By Tom Sietsema
Sunday, May 18, 2013
Then: An understated menu with pleasant surprises(2008)
Again: Getting a clothes-minded neighbor
The chef-owner of Corduroy never shouts to be heard. Rather, Tom Power merely buys good ingredients, prepares them to best advantage, and arranges them in such a way that first your eyes and then your tongue are entertained. So your scallop appetizer might be from Maine, offered in its fancy shell along with its roe and seasoned with just a sprinkle of sea salt and olive oil: brilliant restraint.
I almost always order soup here, and I'm almost always delighted by what I find in the bowl, most recently chilled burdock soup broadened with dashi, kelp and bonito flakes for a smoky, mushroom-like effect. The lovely green-and-white shiso salad glossed with grapeseed oil and rice wine vinegar is a trick Power gleaned after seeing his wife's family's shiso farm in Japan.
You can pretty much go anywhere on the list and find yourself in good company; Corduroy's pastas are equal to his Italian counterparts', and if you want a change from beef, lean antelope with haricots verts and a wash of juniper and red wine should be your destination. An on-the-spot request for a meatless main course is followed by (grrr) a plate with a bunch of side dishes on it, but the seven (count 'em!) elements also include some Indian-inspired choices. The mood of the staff is cool some nights, and there's a tendency to up-sell on occasion. "Champagne would go well with your appetizers," a server coos -- an entreaty we ignore. Other kitchens do better cheese plates; few competitors bake an apple tart as well as Corduroy, where a wisp of pastry, plump fruit and velvety ice cream can lead to another order.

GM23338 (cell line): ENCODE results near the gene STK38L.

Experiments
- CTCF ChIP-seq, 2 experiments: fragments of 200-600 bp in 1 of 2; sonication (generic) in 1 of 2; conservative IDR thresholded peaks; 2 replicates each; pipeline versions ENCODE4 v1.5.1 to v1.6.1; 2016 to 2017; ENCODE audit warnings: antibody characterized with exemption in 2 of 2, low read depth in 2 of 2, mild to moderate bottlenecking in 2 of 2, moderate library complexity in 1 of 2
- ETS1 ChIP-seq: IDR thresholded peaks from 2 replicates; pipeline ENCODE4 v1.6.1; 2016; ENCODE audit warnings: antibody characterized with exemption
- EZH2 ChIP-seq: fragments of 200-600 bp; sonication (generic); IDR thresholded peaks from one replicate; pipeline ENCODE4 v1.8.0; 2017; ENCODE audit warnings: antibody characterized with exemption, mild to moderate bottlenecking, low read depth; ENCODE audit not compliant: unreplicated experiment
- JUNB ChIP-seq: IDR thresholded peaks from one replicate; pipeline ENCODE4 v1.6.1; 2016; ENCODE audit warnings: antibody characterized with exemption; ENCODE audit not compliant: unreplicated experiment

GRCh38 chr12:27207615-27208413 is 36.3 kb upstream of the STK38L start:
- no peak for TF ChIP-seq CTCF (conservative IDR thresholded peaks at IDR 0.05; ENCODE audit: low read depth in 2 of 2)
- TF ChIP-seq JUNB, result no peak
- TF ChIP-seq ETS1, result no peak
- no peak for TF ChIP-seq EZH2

The sleek, two-story townhouse across from the city's convention center is, like the cooking here, subtle but not without splashes of color. If there are two of you and you want some privacy, ask for Table 24, a trim booth facing the open kitchen. Coming up next, next door: Baby Wale, another fabric-inspired place to eat, this one more casual and serving pizza and "fun things," Power promises.
The More Things Change . . .
At Corduroy, the same great menu beckons from a new location
By Tom Sietsema
Washington Post Staff Writer
Sunday, Aug. 3, 2008
Sound Check: 68 decibels (conversation is easy)
At Corduroy at the Four Points by Sheraton downtown, Tom Power was responsible for breakfast, lunch, dinner, room service and banquets. "It was complicated," the 40-year-old chef remembers. A sudden rainstorm, for instance, might keep hotel guests inside their rooms and swamp the kitchen with "200 orders for hamburgers" at the same time Power and staff were trying to put out lunch or dinner in the restaurant.